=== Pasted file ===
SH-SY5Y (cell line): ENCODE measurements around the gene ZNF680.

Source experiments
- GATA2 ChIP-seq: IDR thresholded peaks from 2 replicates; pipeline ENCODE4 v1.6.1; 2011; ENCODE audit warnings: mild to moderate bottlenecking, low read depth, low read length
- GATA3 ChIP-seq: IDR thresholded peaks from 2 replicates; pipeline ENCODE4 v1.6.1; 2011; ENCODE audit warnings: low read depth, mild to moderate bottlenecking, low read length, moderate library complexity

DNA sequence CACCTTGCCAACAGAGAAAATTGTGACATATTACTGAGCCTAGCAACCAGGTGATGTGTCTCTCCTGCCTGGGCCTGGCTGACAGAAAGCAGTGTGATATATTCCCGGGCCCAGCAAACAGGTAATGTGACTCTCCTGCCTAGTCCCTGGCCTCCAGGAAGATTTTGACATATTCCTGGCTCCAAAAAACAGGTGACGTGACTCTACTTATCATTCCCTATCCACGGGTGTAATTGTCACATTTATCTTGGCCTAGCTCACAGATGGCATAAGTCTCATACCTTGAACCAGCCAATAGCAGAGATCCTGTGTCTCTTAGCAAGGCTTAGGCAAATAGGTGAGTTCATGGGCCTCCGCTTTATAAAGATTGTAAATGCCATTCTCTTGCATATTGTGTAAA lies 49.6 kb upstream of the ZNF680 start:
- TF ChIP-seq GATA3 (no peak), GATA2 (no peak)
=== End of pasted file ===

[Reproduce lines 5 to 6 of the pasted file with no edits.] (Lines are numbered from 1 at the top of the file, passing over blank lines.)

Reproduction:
DNA sequence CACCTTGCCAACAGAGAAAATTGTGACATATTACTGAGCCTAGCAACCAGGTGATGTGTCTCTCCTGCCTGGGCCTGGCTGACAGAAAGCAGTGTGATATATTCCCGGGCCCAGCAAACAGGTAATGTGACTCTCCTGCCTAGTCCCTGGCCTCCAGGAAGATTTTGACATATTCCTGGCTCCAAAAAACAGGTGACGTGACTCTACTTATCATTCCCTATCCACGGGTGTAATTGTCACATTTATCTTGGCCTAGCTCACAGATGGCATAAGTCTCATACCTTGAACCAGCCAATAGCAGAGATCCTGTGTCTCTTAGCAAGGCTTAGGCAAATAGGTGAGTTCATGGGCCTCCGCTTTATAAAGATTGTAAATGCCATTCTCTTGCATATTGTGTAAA lies 49.6 kb upstream of the ZNF680 start:
- TF ChIP-seq GATA3 (no peak), GATA2 (no peak)